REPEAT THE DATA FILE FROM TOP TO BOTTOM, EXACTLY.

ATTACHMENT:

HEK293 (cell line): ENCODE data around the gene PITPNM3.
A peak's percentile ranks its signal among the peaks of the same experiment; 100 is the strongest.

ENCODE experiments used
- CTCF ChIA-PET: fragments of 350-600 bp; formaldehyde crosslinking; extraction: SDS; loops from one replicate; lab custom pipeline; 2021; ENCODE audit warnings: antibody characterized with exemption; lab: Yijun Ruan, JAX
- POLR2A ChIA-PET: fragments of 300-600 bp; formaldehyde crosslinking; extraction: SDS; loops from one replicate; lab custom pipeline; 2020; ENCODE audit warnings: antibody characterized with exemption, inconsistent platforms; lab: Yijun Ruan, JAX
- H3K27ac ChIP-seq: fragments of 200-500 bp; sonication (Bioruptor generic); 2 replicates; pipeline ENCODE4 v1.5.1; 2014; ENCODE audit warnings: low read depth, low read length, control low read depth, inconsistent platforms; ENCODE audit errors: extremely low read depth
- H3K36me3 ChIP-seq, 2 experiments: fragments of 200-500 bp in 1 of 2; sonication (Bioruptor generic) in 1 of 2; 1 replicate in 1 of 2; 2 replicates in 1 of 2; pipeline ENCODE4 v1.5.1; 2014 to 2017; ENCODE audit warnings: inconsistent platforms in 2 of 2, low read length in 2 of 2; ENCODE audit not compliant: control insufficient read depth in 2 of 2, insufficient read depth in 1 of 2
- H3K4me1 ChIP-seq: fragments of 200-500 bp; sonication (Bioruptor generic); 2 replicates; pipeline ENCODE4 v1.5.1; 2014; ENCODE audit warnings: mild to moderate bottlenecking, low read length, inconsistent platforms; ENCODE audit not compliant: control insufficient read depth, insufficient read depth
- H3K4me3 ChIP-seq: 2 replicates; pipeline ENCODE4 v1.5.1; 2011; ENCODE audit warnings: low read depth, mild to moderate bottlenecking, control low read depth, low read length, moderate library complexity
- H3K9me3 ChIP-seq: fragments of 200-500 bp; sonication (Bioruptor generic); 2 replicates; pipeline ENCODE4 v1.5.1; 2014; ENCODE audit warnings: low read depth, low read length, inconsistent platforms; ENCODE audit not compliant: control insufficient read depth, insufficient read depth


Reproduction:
HEK293 (cell line): ENCODE data around the gene PITPNM3.
A peak's percentile ranks its signal among the peaks of the same experiment; 100 is the strongest.

ENCODE experiments used
- CTCF ChIA-PET: fragments of 350-600 bp; formaldehyde crosslinking; extraction: SDS; loops from one replicate; lab custom pipeline; 2021; ENCODE audit warnings: antibody characterized with exemption; lab: Yijun Ruan, JAX
- POLR2A ChIA-PET: fragments of 300-600 bp; formaldehyde crosslinking; extraction: SDS; loops from one replicate; lab custom pipeline; 2020; ENCODE audit warnings: antibody characterized with exemption, inconsistent platforms; lab: Yijun Ruan, JAX
- H3K27ac ChIP-seq: fragments of 200-500 bp; sonication (Bioruptor generic); 2 replicates; pipeline ENCODE4 v1.5.1; 2014; ENCODE audit warnings: low read depth, low read length, control low read depth, inconsistent platforms; ENCODE audit errors: extremely low read depth
- H3K36me3 ChIP-seq, 2 experiments: fragments of 200-500 bp in 1 of 2; sonication (Bioruptor generic) in 1 of 2; 1 replicate in 1 of 2; 2 replicates in 1 of 2; pipeline ENCODE4 v1.5.1; 2014 to 2017; ENCODE audit warnings: inconsistent platforms in 2 of 2, low read length in 2 of 2; ENCODE audit not compliant: control insufficient read depth in 2 of 2, insufficient read depth in 1 of 2
- H3K4me1 ChIP-seq: fragments of 200-500 bp; sonication (Bioruptor generic); 2 replicates; pipeline ENCODE4 v1.5.1; 2014; ENCODE audit warnings: mild to moderate bottlenecking, low read length, inconsistent platforms; ENCODE audit not compliant: control insufficient read depth, insufficient read depth
- H3K4me3 ChIP-seq: 2 replicates; pipeline ENCODE4 v1.5.1; 2011; ENCODE audit warnings: low read depth, mild to moderate bottlenecking, control low read depth, low read length, moderate library complexity
- H3K9me3 ChIP-seq: fragments of 200-500 bp; sonication (Bioruptor generic); 2 replicates; pipeline ENCODE4 v1.5.1; 2014; ENCODE audit warnings: low read depth, low read length, inconsistent platforms; ENCODE audit not compliant: control insufficient read depth, insufficient read depth